Since 1984, the culinary team at Me Lyng Restaurant has crafted plates of traditional Chinese and Vietnamese specialties. Chinese dishes range from boneless duck stir-fried in a special sauce to classics such as stir-fried beef and veggies garnished with a small flower rather than an entire Christmas tree. On the Vietnamese end of the spectrum, chefs pair pho noodles with scallions, plum sauce, and pancakes; crepes can arrive stuffed with beef, chicken, or pork, all of which complement a sweet and tangy dipping sauce.
Entertaining guests is just as important as feeding them at Kazoku Japanese Steak House. Weekly musical acts take the stage, and karaoke nights enable patrons to showcase their singing chops. A back room is dedicated to pool tables, and other classic bar games at the eatery include darts and corn hole toss. Even the meals encompass an entertainment aspect, with hibachi chefs dicing and flipping shrimp, steak, and chicken on the grills mere feet from diners. Sushi chefs pile up to 50 pieces of sashimi, nigiri, and maki rolls onto decorative wooden ships for a fun-filled sushi feast.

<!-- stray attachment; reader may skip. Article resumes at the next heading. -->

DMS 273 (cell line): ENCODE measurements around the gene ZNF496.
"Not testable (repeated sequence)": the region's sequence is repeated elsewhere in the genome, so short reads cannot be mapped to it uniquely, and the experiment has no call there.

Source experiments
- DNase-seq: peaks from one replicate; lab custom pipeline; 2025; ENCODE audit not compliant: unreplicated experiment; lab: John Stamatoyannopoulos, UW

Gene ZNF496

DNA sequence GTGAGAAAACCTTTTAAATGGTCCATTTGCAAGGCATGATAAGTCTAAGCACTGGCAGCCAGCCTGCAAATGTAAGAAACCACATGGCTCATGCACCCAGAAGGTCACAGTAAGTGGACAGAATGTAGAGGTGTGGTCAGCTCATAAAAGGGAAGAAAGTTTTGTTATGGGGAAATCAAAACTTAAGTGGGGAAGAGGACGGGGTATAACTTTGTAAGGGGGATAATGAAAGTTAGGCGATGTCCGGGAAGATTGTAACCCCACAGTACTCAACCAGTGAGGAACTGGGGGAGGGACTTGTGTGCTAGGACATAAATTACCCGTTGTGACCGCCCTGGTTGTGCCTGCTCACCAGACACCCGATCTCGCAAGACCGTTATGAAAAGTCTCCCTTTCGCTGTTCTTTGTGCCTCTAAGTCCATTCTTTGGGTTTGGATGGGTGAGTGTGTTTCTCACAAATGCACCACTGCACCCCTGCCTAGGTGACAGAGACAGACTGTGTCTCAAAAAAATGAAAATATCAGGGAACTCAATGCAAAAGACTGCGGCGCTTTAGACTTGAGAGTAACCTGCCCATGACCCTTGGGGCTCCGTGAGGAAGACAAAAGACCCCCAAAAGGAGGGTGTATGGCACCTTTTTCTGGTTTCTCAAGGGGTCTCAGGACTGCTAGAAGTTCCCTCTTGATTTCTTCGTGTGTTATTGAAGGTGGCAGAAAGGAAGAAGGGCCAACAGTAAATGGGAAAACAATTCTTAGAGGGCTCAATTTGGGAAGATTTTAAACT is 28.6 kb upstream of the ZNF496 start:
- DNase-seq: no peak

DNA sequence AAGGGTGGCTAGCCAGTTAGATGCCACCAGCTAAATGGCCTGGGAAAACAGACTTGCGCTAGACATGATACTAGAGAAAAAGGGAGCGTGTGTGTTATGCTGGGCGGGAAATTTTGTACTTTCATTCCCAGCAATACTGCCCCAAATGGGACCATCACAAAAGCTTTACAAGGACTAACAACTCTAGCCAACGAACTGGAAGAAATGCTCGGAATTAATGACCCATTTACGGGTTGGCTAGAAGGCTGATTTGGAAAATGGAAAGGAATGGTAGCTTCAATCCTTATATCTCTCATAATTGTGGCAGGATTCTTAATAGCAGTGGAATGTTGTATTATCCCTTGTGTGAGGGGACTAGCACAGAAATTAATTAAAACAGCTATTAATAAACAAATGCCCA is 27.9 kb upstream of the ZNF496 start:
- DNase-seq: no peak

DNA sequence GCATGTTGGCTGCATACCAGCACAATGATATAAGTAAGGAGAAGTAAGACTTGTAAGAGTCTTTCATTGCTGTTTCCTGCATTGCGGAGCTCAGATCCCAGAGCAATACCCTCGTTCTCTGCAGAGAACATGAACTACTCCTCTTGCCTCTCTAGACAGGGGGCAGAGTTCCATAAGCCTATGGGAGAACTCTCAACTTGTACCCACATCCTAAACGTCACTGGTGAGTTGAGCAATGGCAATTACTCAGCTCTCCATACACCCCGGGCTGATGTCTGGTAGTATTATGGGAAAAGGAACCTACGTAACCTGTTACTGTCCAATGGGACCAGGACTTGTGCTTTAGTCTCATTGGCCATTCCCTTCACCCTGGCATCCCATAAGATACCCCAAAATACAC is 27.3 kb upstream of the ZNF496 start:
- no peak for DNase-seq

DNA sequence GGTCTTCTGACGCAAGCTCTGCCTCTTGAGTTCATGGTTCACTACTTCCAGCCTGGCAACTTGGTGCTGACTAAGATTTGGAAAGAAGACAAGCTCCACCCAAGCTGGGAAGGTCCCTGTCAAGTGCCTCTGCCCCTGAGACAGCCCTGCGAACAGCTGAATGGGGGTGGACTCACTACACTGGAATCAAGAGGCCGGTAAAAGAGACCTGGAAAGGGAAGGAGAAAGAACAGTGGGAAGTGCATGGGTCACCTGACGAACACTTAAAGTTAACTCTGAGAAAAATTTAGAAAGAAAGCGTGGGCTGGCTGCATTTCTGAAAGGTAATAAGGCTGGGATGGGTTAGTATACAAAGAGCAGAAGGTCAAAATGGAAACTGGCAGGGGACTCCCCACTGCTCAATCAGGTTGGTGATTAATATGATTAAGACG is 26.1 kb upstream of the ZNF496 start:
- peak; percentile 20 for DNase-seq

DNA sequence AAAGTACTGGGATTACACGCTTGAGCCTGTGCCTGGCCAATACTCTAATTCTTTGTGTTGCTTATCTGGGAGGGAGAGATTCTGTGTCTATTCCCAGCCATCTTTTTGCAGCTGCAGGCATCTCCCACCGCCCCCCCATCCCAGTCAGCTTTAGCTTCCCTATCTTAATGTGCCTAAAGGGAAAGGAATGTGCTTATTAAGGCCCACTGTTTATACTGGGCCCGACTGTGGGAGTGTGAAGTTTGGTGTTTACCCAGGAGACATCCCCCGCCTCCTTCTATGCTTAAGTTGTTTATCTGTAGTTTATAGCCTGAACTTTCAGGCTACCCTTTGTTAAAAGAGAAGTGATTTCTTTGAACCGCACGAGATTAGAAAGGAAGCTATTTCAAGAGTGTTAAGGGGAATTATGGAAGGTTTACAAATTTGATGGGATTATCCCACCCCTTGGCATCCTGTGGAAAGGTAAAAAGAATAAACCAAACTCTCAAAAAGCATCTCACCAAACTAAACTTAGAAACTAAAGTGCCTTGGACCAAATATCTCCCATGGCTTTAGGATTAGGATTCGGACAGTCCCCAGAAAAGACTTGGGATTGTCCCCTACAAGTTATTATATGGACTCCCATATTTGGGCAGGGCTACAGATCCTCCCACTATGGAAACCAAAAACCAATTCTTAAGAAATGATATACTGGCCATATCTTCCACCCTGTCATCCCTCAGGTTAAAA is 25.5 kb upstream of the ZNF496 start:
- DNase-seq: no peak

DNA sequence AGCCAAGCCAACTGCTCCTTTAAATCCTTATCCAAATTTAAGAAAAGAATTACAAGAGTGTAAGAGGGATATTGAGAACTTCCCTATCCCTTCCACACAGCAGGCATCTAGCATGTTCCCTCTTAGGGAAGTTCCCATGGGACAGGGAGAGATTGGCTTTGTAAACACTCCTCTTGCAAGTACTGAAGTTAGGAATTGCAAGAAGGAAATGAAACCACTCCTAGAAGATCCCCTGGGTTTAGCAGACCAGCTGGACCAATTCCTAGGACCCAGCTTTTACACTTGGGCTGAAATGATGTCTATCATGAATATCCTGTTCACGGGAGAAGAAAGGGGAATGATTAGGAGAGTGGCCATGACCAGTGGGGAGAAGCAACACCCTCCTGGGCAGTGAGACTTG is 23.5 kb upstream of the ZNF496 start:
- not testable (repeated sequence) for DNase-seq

While 20/20 is typically a metric for eyesight, at Hula Bar & Grill it is a metric for culinary vision; the eatery complements its array of 20 specialty burgers with 20 specialty pizzas. In their kitchen that stays open until midnight 365 days per year, the chefs bake golden-brown pies such as the Bloody Mary pizza with red vodka sauce, celery, and chicken. They also whip up burgers such as the Kahuna burger—a five-pattied cheeseburger that towers over plates at a foot tall, the size of the burgers Godzilla eats while on a diet. Those who can’t decide between the two specialties can get the best of both worlds with the Pizza Burger, a patty crowned with pizza sauce, pepperoni, and Italian cheeses. Chicken wings swoop to tables in an array of flavors, from wasabi ranch to bourbon barbecue—another house specialty—washed down by long island iced teas and other refreshing cocktails.